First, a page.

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however. and too funny to be serious. Kitsch belongs to a broad category of objects that inhabit the contemporary material world that defy the normal definitions of fine art and design. kitsch presents a particularly intriguing group of physical objects with which to explore how people make sense of the world through artifacts.JUDY ATTFIELD ^ D g ^ S X TOWARDS A POLITICAL ANALYSIS OF DESIGN AESTHETICS This issue of Home Cultures is dedicated to examining kitsch from a variety of perspectives. It is the culmination of a project that started with a suggestion that I write a book on kitsch. It has been used as a strategy to elevate its own status to allow its integration into serious academic discourse as in the case of Gillo Dorfles's volume of critical essays (Dorfles 1968). and in the material culture of everyday life (Attfieid 1996. It seemed. it is most commonly a form of ornamental non-functional object associated with the domestic interior and as such. Moreover it seemed possible that kitsch as a genre might hold the key to help explain popular taste. > To consider just a few ofthe meanings kitsch has enjoyed—kitsch has been used to peddle ideology by fascist demagogues and been made the subject of serious critique by art historians.g. 1997. Attfieid 1995: 185-201). Kitsch cannot be reduced to a single stylistic genre and can only be recognized from within a consciously critical context that has something to say about taste. 2000). in the domestic interior (Attfieid and Kirkham 1995). like an obvious next step in consolidating a long-standing interest in popular taste (e. with the help of the contributors found in this volume who have also found it fascinating. Although kitsch is found in all manifestations of visual culture. what was there left to say about it that had not already been said by art critics like Gillo Dorfles (Dorfles 1968).^ At first sight kitsch might seem a flimsy subject with no substance. It has also been used as a way of questioning elitism in fine art and positing a more historical view of taste than that allowed by what Danto calls the "eternalist . Therefore. In the search to explain meanings embedded in popular taste kitsch is an extreme version that has a lot to tell about changing attitudes to aesthetic value. representative of popular taste. My first reaction was rather guarded. The subject seemed too much like fun. So here. to cheap seaside souvenirs. kitsch is examined in several different ways according to a variety of perspectives and contexts. But apart from running the risk that might label all my writing as so much kitsch. as well as from various specific fields of study from design and architectural history to anthropology. from high art. But what makes kitsch fascinating and first drew me to tackle it as a subject worthy of serious study and attention was because it belongs to the genre of "wild things" (Attfieid 2000) that elude categorization under conventional definitions.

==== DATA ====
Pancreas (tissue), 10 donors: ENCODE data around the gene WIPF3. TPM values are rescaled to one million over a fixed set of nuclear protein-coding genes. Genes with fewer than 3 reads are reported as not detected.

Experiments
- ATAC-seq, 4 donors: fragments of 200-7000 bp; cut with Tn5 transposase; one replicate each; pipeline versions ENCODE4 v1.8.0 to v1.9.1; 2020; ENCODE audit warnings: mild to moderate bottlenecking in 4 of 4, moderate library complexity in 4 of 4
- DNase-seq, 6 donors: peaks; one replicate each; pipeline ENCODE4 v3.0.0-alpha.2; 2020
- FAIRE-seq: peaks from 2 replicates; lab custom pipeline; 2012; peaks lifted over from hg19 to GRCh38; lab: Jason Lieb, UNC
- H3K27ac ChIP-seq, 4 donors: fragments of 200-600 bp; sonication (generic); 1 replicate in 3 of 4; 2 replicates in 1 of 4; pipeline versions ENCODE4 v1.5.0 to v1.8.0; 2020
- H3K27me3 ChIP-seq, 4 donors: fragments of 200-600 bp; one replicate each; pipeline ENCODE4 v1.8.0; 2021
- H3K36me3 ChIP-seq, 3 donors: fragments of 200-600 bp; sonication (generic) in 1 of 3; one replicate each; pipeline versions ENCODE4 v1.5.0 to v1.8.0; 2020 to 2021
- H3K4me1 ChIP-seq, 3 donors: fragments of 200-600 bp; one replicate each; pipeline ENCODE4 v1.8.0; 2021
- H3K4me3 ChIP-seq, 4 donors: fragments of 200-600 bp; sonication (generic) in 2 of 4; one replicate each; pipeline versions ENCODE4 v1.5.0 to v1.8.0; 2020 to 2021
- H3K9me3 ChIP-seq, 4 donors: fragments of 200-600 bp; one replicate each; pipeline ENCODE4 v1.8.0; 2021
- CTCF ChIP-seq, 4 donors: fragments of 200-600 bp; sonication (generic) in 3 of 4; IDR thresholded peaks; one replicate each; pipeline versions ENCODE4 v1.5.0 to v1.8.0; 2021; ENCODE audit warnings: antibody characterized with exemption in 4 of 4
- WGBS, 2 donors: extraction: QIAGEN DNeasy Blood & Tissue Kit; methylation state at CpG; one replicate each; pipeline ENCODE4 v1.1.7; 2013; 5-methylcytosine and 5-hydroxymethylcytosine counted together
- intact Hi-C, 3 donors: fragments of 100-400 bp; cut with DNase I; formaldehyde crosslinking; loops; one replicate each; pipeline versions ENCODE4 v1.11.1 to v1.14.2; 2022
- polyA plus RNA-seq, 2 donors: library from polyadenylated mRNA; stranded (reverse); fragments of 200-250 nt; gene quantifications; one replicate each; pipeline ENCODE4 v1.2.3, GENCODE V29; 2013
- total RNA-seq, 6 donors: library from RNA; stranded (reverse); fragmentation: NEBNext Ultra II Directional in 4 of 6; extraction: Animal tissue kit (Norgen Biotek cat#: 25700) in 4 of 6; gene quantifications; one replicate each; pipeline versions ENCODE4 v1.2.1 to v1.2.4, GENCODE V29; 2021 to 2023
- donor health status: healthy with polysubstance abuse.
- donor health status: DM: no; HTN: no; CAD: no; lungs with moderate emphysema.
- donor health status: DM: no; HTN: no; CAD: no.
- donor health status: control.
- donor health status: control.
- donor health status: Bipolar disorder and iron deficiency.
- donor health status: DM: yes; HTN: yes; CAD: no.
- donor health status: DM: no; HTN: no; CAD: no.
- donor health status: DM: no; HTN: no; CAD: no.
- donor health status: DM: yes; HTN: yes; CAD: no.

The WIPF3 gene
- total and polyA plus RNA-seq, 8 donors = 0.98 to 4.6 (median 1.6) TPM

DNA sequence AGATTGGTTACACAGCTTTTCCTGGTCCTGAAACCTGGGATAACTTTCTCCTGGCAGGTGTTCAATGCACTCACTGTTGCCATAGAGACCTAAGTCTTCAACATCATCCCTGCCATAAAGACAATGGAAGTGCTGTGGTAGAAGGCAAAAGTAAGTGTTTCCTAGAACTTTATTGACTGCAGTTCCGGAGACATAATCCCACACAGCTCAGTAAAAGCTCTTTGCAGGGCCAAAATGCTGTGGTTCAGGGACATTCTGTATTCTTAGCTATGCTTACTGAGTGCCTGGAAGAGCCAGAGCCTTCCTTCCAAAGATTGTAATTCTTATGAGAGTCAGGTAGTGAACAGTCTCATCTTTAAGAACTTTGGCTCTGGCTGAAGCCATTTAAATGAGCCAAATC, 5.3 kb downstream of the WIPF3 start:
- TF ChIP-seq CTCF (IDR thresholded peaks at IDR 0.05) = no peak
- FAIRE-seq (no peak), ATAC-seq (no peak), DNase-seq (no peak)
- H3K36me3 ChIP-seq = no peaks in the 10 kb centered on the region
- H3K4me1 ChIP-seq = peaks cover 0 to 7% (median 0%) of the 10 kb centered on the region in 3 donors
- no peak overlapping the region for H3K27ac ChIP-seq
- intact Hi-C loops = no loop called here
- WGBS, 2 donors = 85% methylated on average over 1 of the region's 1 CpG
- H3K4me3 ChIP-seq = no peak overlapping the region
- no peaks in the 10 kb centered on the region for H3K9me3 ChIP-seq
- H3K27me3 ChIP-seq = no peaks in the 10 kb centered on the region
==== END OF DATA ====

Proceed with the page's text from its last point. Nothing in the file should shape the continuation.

That is not. he uses the tongue-in-cheek term—"corn-temporary art. asserting that culture can found everywhere. and sociological analysis tells us that taste is socially determined. there is the case of Victor Margolin's ironical reference to kitsch in his essay "Culture is Everywhere" in which he actually avoids the term altogether (Margolin 2002). particularly those associated with art. The aim of this introduction is primarily to initiate a redefinition of kitsch by contextualizing it within aesthetics. material culture studies. into a recognizable category that would make more sense today. then it has to be acknowledged that there is something very elusive about kitsch that defies definition: hence my reluctance to attempt to pin it down into a single category of forms. popular taste. however. it is impossible for it to be sidelined or to escape its presence as part of the material culture of everyday life. a visual style and could be reclassified from the typology set out by Gillo Dorfles.. and from there to other fields such as anthropology. As Eugene Goodheart said in a symposium on kitsch in 1958: "there must be something in all of us that wants kitsch." But how can it be useful to redefine kitsch. Margolin questions the hierarchical position of art galleries and museums who consider themselves the arbiters of taste. to unpack it from its stereotypical meaning of bad taste and jokey ironical garden gnomes that we encounter in Londos's visual article here and the flying ducks that have joined the array of 1950s cute memorabilia collectables so highly desirable among the connoisseurs of camp? (Burns and DiBonis 1988). and contemporary culture studies and to suggest how such a redefinition might contribute to the fields of Art and Design History. from where my own studies derive. At the other end of possible definitions. So. So if kitsch is posited as a style and a taste. except to argue that as a visual form kitsch does offer a genuine aesthetic experience. In categorizing kitsch as the paradigmatic postmodern style. This introduction is an attempt to position it as a more general aspect of material culture that refuses to judge it according to aesthetic categorizations and thus to provide a conceptual platform from which to examine it within a broader cross-disciplinary context."^ a small display of his personal collection of souvenir tat. although it does not fit into conventional aesthetics as a valid subject.REDEFINING KITSCH: THE POLITICS OF DESIGN view" (Danto 1977). that needs kitsch .. kitsch is. w g ^ ^ S X . my project. nevertheless. In what can only be taken as a spoof "Museum of Corn-temporary Art. and ethnology as represented in this issue. By decontextualizing kitsch from any of the customary slots where it is usually found it is possible to attend to a category of mass design that continues to be absent from most academic fields. [it] is an appetite which everybody shares"(see Kulka 1996: 22). In his efforts to reassess kitsch and distance his collection of objets d'art (which he defines as "a popular art" that mostly comprises "inexpensive multiples") from a demeaning classification.